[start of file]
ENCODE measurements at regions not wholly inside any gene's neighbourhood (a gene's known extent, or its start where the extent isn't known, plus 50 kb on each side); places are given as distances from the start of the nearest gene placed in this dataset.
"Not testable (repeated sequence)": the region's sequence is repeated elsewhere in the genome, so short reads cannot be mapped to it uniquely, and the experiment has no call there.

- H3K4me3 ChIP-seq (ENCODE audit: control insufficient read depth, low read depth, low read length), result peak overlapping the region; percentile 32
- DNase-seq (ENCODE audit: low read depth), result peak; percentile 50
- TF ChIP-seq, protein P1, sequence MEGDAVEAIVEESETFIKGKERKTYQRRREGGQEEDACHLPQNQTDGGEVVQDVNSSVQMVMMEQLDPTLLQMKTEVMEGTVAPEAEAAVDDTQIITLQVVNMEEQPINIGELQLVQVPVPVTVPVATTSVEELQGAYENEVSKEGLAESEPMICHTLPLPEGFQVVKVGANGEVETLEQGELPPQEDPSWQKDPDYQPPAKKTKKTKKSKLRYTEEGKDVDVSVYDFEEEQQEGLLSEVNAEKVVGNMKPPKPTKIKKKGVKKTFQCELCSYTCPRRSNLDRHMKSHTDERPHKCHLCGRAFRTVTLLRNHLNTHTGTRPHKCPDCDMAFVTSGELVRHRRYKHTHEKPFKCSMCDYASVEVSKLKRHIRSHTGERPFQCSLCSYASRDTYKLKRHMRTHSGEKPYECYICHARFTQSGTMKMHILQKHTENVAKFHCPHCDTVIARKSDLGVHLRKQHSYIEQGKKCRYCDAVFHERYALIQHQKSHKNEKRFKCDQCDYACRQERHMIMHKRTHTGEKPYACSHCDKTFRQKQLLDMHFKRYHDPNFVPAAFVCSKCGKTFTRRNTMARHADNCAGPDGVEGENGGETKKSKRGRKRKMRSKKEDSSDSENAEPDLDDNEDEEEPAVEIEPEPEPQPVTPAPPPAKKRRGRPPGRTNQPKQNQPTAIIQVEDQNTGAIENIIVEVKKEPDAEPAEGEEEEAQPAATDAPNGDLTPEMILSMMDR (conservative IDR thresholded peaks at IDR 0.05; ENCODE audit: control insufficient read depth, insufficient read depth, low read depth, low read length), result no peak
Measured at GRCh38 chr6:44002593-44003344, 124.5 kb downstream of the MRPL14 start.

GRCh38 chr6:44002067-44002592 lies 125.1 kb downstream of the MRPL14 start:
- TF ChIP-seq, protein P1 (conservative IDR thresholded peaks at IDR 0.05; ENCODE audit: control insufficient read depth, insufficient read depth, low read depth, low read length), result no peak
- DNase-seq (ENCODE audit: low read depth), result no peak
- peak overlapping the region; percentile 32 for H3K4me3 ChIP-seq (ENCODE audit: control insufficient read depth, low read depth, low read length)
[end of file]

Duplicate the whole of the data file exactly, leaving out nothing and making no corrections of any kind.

ENCODE measurements at regions not wholly inside any gene's neighbourhood (a gene's known extent, or its start where the extent isn't known, plus 50 kb on each side); places are given as distances from the start of the nearest gene placed in this dataset.
"Not testable (repeated sequence)": the region's sequence is repeated elsewhere in the genome, so short reads cannot be mapped to it uniquely, and the experiment has no call there.

- H3K4me3 ChIP-seq (ENCODE audit: control insufficient read depth, low read depth, low read length), result peak overlapping the region; percentile 32
- DNase-seq (ENCODE audit: low read depth), result peak; percentile 50
- TF ChIP-seq, protein P1, sequence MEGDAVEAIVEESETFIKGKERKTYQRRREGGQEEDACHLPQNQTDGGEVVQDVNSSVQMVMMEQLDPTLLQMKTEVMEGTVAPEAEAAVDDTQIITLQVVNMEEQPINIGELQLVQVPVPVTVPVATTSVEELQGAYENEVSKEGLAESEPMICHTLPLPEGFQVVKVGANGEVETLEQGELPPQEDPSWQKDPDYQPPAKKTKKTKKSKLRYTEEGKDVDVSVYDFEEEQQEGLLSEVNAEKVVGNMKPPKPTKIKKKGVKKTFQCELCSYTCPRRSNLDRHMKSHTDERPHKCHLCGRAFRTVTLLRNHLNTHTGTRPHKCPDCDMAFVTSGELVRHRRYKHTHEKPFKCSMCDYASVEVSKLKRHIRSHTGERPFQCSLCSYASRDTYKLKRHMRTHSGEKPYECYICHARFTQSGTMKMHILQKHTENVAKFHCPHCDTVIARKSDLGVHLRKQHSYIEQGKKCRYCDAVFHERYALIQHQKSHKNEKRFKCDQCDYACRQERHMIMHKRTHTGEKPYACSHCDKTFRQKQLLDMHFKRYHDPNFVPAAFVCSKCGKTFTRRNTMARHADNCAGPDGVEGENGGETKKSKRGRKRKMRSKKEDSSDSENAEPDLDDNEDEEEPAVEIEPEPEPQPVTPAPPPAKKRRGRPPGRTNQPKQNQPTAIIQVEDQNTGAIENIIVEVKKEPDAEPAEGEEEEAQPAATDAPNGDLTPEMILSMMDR (conservative IDR thresholded peaks at IDR 0.05; ENCODE audit: control insufficient read depth, insufficient read depth, low read depth, low read length), result no peak
Measured at GRCh38 chr6:44002593-44003344, 124.5 kb downstream of the MRPL14 start.

GRCh38 chr6:44002067-44002592 lies 125.1 kb downstream of the MRPL14 start:
- TF ChIP-seq, protein P1 (conservative IDR thresholded peaks at IDR 0.05; ENCODE audit: control insufficient read depth, insufficient read depth, low read depth, low read length), result no peak
- DNase-seq (ENCODE audit: low read depth), result no peak
- peak overlapping the region; percentile 32 for H3K4me3 ChIP-seq (ENCODE audit: control insufficient read depth, low read depth, low read length)